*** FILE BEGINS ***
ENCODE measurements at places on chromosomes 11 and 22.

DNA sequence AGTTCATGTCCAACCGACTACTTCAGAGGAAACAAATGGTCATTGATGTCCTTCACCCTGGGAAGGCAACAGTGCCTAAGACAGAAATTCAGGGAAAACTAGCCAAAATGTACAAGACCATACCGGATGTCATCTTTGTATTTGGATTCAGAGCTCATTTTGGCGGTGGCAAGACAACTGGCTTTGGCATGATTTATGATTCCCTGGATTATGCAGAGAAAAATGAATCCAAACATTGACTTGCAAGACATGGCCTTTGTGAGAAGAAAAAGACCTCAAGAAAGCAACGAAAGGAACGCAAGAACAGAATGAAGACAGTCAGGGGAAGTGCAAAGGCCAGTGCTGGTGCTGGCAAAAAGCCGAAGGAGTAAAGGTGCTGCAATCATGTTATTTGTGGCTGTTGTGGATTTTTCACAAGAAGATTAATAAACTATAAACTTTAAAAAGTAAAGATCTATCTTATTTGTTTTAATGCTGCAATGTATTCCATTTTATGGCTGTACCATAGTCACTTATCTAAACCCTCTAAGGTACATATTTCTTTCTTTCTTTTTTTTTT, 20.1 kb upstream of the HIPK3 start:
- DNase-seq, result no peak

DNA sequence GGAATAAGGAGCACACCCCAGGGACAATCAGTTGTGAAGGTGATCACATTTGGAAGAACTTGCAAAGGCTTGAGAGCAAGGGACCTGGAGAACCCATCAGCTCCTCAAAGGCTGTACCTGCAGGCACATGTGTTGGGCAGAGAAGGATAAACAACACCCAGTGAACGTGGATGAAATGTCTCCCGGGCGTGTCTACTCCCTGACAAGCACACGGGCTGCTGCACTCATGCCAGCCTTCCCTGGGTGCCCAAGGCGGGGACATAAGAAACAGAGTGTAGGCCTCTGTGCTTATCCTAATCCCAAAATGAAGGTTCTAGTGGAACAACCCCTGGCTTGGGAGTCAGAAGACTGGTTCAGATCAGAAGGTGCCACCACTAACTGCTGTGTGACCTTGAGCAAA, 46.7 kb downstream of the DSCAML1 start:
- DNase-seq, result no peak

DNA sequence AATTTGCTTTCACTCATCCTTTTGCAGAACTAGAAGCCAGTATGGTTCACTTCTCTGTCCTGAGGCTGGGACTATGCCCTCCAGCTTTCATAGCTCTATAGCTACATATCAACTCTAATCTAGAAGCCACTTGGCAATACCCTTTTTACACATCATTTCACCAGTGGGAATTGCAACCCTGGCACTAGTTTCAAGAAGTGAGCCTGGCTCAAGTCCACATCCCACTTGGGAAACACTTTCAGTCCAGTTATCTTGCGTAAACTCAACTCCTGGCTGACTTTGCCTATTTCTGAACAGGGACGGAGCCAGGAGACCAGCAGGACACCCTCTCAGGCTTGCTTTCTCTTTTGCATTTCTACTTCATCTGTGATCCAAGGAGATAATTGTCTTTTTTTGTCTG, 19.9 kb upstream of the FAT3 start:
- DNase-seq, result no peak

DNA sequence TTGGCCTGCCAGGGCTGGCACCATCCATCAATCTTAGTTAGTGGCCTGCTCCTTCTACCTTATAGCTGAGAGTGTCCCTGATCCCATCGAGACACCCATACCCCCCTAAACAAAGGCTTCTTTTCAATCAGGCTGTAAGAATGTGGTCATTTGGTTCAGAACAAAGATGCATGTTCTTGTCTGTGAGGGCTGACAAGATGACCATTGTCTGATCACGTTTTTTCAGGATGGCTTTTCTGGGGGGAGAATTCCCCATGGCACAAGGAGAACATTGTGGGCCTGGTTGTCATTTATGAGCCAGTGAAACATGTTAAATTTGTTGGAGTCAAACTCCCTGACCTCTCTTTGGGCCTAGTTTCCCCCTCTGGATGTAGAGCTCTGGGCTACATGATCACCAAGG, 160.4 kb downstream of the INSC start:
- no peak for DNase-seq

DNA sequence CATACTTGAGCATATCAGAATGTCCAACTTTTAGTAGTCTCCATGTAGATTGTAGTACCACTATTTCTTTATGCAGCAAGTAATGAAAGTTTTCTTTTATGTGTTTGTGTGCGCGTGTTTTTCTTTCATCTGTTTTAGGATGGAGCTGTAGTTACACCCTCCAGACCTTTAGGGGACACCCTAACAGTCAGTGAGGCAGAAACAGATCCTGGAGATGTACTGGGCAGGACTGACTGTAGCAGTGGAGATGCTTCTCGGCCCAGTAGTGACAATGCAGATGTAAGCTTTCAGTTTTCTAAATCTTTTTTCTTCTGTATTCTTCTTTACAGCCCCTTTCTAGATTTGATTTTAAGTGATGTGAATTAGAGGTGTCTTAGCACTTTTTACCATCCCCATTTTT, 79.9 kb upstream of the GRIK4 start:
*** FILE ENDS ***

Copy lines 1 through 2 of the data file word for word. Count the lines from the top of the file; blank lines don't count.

ENCODE measurements at places on chromosomes 11 and 22.

DNA sequence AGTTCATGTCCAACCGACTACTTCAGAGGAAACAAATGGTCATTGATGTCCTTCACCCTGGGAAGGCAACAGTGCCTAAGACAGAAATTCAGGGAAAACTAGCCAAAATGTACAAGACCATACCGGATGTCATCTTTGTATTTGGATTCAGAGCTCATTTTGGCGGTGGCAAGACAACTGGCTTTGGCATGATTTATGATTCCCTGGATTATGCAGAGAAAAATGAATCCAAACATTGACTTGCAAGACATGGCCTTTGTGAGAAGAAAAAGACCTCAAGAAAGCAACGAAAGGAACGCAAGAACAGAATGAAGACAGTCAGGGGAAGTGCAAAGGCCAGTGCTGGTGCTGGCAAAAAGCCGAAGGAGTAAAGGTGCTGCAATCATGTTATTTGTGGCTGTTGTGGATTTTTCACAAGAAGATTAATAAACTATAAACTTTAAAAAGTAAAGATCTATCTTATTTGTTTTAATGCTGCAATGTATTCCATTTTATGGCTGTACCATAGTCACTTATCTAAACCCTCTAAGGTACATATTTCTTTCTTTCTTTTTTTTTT, 20.1 kb upstream of the HIPK3 start: